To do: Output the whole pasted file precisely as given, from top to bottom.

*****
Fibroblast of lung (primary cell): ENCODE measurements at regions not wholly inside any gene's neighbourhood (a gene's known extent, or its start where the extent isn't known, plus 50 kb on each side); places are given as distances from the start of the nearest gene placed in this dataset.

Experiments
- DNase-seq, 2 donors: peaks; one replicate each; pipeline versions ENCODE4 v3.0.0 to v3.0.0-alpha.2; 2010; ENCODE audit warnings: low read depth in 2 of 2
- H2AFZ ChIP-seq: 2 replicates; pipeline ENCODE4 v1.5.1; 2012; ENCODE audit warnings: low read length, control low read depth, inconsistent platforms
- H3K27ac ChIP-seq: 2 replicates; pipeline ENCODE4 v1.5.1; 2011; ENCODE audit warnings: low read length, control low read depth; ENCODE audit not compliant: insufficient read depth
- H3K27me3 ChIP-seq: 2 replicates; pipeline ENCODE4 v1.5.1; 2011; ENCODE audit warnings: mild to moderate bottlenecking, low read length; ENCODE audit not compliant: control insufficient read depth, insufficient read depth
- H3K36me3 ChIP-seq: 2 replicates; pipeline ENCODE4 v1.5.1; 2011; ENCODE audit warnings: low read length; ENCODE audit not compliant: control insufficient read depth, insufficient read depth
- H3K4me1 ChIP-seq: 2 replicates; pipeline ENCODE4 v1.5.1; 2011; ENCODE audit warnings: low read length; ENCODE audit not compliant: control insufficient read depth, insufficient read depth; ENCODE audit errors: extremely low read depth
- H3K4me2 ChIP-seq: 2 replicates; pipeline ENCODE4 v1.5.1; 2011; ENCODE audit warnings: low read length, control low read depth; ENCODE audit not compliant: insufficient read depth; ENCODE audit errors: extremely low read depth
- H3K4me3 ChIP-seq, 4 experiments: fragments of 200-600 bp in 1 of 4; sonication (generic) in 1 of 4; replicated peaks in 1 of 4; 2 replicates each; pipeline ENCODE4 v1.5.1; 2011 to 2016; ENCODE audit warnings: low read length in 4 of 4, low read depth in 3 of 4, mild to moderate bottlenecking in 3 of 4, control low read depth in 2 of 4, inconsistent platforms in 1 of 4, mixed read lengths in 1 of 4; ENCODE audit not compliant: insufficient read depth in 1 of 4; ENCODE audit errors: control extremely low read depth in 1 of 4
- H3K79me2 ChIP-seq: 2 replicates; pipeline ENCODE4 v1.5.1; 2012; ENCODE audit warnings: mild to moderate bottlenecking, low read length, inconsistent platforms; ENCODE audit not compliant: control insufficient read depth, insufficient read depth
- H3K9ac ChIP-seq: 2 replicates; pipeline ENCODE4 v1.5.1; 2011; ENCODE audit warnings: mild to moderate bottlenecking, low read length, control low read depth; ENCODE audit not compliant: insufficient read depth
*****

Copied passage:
Fibroblast of lung (primary cell): ENCODE measurements at regions not wholly inside any gene's neighbourhood (a gene's known extent, or its start where the extent isn't known, plus 50 kb on each side); places are given as distances from the start of the nearest gene placed in this dataset.

Experiments
- DNase-seq, 2 donors: peaks; one replicate each; pipeline versions ENCODE4 v3.0.0 to v3.0.0-alpha.2; 2010; ENCODE audit warnings: low read depth in 2 of 2
- H2AFZ ChIP-seq: 2 replicates; pipeline ENCODE4 v1.5.1; 2012; ENCODE audit warnings: low read length, control low read depth, inconsistent platforms
- H3K27ac ChIP-seq: 2 replicates; pipeline ENCODE4 v1.5.1; 2011; ENCODE audit warnings: low read length, control low read depth; ENCODE audit not compliant: insufficient read depth
- H3K27me3 ChIP-seq: 2 replicates; pipeline ENCODE4 v1.5.1; 2011; ENCODE audit warnings: mild to moderate bottlenecking, low read length; ENCODE audit not compliant: control insufficient read depth, insufficient read depth
- H3K36me3 ChIP-seq: 2 replicates; pipeline ENCODE4 v1.5.1; 2011; ENCODE audit warnings: low read length; ENCODE audit not compliant: control insufficient read depth, insufficient read depth
- H3K4me1 ChIP-seq: 2 replicates; pipeline ENCODE4 v1.5.1; 2011; ENCODE audit warnings: low read length; ENCODE audit not compliant: control insufficient read depth, insufficient read depth; ENCODE audit errors: extremely low read depth
- H3K4me2 ChIP-seq: 2 replicates; pipeline ENCODE4 v1.5.1; 2011; ENCODE audit warnings: low read length, control low read depth; ENCODE audit not compliant: insufficient read depth; ENCODE audit errors: extremely low read depth
- H3K4me3 ChIP-seq, 4 experiments: fragments of 200-600 bp in 1 of 4; sonication (generic) in 1 of 4; replicated peaks in 1 of 4; 2 replicates each; pipeline ENCODE4 v1.5.1; 2011 to 2016; ENCODE audit warnings: low read length in 4 of 4, low read depth in 3 of 4, mild to moderate bottlenecking in 3 of 4, control low read depth in 2 of 4, inconsistent platforms in 1 of 4, mixed read lengths in 1 of 4; ENCODE audit not compliant: insufficient read depth in 1 of 4; ENCODE audit errors: control extremely low read depth in 1 of 4
- H3K79me2 ChIP-seq: 2 replicates; pipeline ENCODE4 v1.5.1; 2012; ENCODE audit warnings: mild to moderate bottlenecking, low read length, inconsistent platforms; ENCODE audit not compliant: control insufficient read depth, insufficient read depth
- H3K9ac ChIP-seq: 2 replicates; pipeline ENCODE4 v1.5.1; 2011; ENCODE audit warnings: mild to moderate bottlenecking, low read length, control low read depth; ENCODE audit not compliant: insufficient read depth